The Moon Flower
by Ron Van Sweringen
It was possibly the most beautiful thing Max Moreau had ever seen. Blooming in the moonlight at the edge of his bedroom window, the Moon Flower, with its curving petals of purple and crimson. It was larger than his open hand, with an eye in the center as black as midnight.
He had heard tales of this flower since he arrived in Tahiti in 1936, but he doubted its existence. In his twenty years on the island he had never seen one.
“You do not wish to see one,” the native woman sitting under the banyan tree said to him the next morning when he brought up the subject.
“I’ve heard that island black magic stuff,” he replied, looking at her over his glasses. “A person would have to be an idiot to believe that crap.”
The old woman did not respond immediately. When she did, her voice was low, almost a whisper, as if she were afraid. “When the flower has bloomed for three days, then you shall have your answer.”
She picked up a small basket on the grass beside her and walked away. Max knew the natives well enough to understand her actions. She was leaving unpleasantness in search of a happier place.
“Now why can’t I do that?” Max said to himself. “Or at least learn how to keep my mouth shut.”
He worked diligently through the afternoon. A soft breeze constantly played with his long hair and the red hibiscus tucked behind his ear. The paint went onto the canvas easily. With any luck he would finish the painting in a few more hours.
“Life is wonderful,” he thought. Max always felt that way when a painting went well. Suddenly, in a burst of enthusiasm, he pulled off his shirt, let his shorts fall onto the sand and ran naked into the turquoise water. It felt like a thousand cool caressing fingers running over his body as he swam.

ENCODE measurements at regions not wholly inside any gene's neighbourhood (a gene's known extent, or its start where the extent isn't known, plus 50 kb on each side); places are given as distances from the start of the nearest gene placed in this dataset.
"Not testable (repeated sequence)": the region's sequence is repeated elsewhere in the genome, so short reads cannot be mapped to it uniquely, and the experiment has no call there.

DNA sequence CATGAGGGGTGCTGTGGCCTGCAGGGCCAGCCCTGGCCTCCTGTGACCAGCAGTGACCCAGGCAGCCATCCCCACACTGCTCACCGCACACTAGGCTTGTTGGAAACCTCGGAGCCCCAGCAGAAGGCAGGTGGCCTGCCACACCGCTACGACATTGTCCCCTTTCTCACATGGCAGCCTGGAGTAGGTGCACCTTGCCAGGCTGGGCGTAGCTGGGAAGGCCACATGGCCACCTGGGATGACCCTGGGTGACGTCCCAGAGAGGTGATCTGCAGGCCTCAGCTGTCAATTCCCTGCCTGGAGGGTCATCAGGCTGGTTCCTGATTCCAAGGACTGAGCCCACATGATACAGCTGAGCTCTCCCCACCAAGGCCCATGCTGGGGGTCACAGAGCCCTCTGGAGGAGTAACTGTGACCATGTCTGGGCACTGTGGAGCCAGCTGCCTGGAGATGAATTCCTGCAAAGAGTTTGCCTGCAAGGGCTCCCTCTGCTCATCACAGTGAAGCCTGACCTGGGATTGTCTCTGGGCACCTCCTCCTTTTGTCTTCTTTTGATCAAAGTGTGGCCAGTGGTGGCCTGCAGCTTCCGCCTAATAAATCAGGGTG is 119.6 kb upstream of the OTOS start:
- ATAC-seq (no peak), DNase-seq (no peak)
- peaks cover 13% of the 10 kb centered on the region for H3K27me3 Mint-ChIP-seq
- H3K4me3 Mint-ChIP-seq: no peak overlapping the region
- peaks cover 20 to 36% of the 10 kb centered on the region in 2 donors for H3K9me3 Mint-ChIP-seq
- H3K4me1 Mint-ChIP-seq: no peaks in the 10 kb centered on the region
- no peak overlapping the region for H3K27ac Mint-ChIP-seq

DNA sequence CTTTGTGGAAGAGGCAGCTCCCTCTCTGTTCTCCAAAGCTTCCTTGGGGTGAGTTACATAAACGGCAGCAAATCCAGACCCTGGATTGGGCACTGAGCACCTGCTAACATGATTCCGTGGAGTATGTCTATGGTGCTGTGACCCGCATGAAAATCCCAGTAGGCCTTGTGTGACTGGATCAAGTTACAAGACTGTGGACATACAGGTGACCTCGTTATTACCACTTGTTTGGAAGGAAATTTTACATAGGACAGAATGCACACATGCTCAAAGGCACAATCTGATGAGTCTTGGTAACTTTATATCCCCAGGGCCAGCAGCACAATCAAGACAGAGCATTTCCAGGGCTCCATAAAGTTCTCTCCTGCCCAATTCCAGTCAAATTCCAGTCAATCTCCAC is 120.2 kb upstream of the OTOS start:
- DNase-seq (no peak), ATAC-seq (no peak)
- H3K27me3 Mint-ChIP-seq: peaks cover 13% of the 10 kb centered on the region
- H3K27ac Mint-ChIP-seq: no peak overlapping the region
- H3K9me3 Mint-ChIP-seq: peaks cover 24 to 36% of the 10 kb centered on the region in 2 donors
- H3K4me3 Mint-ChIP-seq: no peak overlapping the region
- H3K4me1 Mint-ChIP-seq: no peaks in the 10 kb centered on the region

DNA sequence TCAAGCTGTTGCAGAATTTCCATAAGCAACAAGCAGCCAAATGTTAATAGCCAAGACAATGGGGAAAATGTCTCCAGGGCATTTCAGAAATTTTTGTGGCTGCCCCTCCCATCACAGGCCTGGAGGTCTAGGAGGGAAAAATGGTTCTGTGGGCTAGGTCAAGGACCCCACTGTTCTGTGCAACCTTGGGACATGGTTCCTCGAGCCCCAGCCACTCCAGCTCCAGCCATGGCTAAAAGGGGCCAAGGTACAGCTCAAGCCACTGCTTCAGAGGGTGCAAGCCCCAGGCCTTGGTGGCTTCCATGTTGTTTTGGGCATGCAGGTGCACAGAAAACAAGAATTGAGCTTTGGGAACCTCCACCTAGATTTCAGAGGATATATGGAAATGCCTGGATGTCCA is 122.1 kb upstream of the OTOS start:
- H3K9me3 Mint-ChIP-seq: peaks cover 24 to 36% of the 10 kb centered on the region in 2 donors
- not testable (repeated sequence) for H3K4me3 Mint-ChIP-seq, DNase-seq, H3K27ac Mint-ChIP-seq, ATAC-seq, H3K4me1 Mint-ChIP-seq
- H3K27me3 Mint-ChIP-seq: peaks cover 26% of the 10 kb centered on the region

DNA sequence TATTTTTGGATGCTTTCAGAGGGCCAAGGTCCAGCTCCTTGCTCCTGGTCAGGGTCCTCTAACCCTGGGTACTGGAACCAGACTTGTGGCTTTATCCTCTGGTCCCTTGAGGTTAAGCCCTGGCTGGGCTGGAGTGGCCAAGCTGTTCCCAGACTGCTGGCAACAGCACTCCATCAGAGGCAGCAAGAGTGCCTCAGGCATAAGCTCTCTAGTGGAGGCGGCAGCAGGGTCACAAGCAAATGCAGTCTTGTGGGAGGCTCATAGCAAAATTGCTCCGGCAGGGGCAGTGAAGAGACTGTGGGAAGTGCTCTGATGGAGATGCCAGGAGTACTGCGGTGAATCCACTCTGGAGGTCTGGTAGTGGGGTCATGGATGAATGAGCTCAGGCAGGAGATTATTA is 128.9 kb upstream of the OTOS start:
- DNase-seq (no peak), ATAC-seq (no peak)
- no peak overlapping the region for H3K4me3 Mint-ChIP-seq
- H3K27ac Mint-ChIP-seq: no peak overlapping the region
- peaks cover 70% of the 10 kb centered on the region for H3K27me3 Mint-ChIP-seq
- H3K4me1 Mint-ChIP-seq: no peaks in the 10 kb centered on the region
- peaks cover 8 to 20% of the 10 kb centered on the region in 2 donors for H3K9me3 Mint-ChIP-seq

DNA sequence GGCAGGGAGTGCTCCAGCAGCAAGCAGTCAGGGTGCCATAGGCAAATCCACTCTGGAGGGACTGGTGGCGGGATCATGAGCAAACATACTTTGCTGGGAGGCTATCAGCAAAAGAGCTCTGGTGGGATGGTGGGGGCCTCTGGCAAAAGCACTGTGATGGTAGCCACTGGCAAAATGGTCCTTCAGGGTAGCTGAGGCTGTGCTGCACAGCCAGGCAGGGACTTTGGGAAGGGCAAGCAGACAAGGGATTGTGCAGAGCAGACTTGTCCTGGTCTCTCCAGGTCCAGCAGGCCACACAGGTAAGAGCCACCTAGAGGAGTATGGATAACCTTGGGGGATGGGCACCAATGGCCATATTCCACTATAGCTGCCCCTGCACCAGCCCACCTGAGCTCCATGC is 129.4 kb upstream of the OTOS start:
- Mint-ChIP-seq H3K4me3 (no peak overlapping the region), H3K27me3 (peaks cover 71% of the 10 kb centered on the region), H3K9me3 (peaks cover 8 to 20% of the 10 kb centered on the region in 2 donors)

The shark sensed he was there. They had shared this lagoon before. But never so close.
As he packed up his paint and brushes, Max thought about the Moon Flower and what the old woman had said. Her voice kept repeating, “In three days you shall have your answer.”
“What answer?” he said to himself. “What the hell is she talking about?”
The broiled snapper was wonderful at dinner that night. Mrs. MacRey was an excellent cook. She kept a clean house and made his bed to perfection every morning. Not a wrinkle in sight on the white sheets. Max was the only boarder staying at The Trade Winds Boarding House at the moment. He occupied a large bed and sitting room with its own bath on the second floor. His view of the ocean was magnificent.
He had been a permanent guest for over two years now, paying monthly when his checks arrived from the art galleries in San Francisco and New York. His work was gaining in reputation. For the first time in his life, money was not the most important factor.
Max was tired when he switched off the lamp in his bedroom. He did what he always did before going to bed: he sat in a wicker chair by the window, watching the moon on the ocean. Suddenly it struck him. The Moon Flower was gone. In its place was a large green pod.
As he watched the pod a metamorphosis occurred. Slowly and with hypnotizing motion it began to open. “My God,” Max gasped as the petals unfolded like delicate fingers. The black eye in the center was staring at him. He could not look away from it. “In three days you shall have your answer.” The old woman’s voice echoed in his head.